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Luke Short - Senior Kubernetes Solutions Architect, developer, open source advocate, Linux gamer, Chromebook enthusiast, Star Wars fan, vegan, and proud citizen of Colorado.

The State of Kubernetes According to One of Its Creators

2021-01-31-state-of-kubernetes Recently, there was a webinar Q&A session with Joe Beda. He’s one of the authors of “Kubernetes Up & Running”. Here are his thoughts on the past, present, and future of Kubernetes.

Note: this information has been paraphrased.

Joe Beda’s thoughts:

  • The #1 goal for Kubernetes it to become boring and “just work”. It’s almost there!
  • How can someone learn Kubernetes?
    • Start small and focus on vanilla Kubernetes. Don’t start off trying to learn a very vendor-specific product like OpenShift. If you learn pure Kubernetes, you can seamlessly migrate between different clouds.
  • Was YAML supposed to be the primary way to interact with and use Kubernetes?
    • No, YAML had a long-term goal of being replaced but never was. There are a handful of tools out there that make applications on Kubernetes easier to manage. The first evolution of the interaction with the API was Helm. ytt is now the second evolution.
  • What are your thoughts on Platform-as-a-Service (PaaS) offerings such as “low-code” and “no-code”?
    • They are too restrictive and won’t provide developers all the features they need. Eventually, they will need to migrate to Kubernetes where they will have more power, control, and features.
  • What is the future of PaaS?
    • Serverless and other frameworks built ontop of Kubernetes will replace the traditional PaaS services we know today.
  • What is the future of Infrastructure-as-a-Service (IaaS)?
    • Managing Kubernetes on baremetal is difficult. The best way to manage it is with programmable infrastructure (via IaaS APIs). Platforms such as Amazon EC2 and OpenStack Nova will still be needed for that.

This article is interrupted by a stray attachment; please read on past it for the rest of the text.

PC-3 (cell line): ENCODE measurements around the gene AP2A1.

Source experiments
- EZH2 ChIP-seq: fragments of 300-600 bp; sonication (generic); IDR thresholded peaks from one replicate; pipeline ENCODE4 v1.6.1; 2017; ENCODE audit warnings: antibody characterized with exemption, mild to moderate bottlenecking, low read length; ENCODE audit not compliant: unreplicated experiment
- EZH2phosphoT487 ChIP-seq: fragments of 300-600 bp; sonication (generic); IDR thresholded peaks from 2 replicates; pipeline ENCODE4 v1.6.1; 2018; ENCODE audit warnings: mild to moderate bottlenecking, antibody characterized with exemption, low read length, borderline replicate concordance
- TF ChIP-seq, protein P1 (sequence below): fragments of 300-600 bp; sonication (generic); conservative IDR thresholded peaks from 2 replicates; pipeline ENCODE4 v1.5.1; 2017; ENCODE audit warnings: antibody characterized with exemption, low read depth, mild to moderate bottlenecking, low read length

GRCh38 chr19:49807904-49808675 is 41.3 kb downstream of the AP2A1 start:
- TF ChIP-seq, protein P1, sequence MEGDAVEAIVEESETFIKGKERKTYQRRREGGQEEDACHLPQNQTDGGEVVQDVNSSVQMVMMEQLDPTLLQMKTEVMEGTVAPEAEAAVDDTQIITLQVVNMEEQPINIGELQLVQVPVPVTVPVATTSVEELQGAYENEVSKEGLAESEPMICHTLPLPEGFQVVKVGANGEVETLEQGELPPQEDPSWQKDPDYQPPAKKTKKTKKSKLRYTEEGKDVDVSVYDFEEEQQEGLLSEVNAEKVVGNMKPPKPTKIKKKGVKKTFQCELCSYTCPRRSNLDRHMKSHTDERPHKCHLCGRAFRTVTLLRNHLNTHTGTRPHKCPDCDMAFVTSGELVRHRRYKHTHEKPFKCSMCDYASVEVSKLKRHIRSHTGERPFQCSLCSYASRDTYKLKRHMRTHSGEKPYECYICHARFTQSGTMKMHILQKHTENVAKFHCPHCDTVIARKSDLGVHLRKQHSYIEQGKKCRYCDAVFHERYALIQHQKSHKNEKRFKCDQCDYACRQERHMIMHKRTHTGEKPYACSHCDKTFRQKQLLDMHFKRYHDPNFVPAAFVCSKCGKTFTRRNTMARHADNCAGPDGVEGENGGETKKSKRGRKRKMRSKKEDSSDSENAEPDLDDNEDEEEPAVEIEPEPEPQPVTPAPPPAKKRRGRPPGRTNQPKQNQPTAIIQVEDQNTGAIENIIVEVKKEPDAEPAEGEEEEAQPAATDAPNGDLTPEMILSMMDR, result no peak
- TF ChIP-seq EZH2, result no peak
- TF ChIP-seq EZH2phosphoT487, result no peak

• What are the top problems for developers using Kubernetes today?
    • Networking. The Service and Ingress APIs have created a lot of confusion for developers on how to expose an application to the Internet. A new unified networking API is being worked on in the upstream Kubernetes community to help with this.
  • How can developers closely replicate their production (prod) environment as a development (dev) environment?
    • The drift between prod and dev leads to inconsistencies which leads to bugs. Things that need to be aligned as much as possible: node count, networking, storage, and external (non-Kubernetes) services integration. For at least address the node count, the Kind and Cluster API projects provide a seamless way to spin-up Kubernetes clouds of any size instantly using docker containers. There is no real solution for everything else.
  • What is Isito?
    • Features: secure communication between Pods, dynamic routing, observability, and service mesh configurability.
  • Why is Istio not part of Kubernetes?
    • Google wants full control over the project. There are also many other Kubernetes plugins in the open source community that solve similar problems usch as Open Service Mesh and Linkerd.
  • What book are you reading right now?
    • Range. It explains how generalist can succeed with not well defined problems. It’s about identifying larger patterns/issues and how different things can come together to solve those common issues.
  • If people aren’t using a specific Kubernetes API or a functionality of it, maybe we did it wrong. We need to rethink it and get community feedback on how to make all APIs useful.
  • What is the future of Kubernetes?
    • GPUs (A.I./M.L.) are gaining a lot of traction right now. However, Kubernetes does not solve every problem. What it did great was embrace the idea of declarative infrastructure state. In 10-20 years, there may be a similar declarative tool and it may not be Kubernetes.

My thoughts and biggest takeaways:

  • It’s fascinating that YAML was not meant to be the long-term solution to using Kubernetes. Helm was an amazing leap forward for deploying applications and has been a joy for me to work with over the years. I’m now starting to get my hands dirty with ytt on a few projects I’m working on so we’ll see how that compares.
  • I love the attitude of if the end-users aren’t using the APIs then it was probably designed or implemented wrong. It’s important to fail fast, gather feedback, and then iterate again.
  • For development environments, I love Kind. It’s so easy to get started with. It’s a much better experience than trying to lab OpenShift (outside of the limited Minishift environment).
  • People always wrongly assume projects like OpenStack are dead. They aren’t. They’re just boring and work. That’s where Kubernetes is heading. Arguably, I actually think Kubernetes reached the boring state about two years ago. IaaS is important and it’s not a problem Kubernetes tries to solve. It needs IaaS to prosper.
  • The future of technology, in my eyes, has always been serverless and machine learning. Joe seems to echo these thoughts which makes me feel even more confident in my choice of career. At work, I’m focusing on making those my niche so that I may help customers adopt these concepts and get the most out of Kubernetes.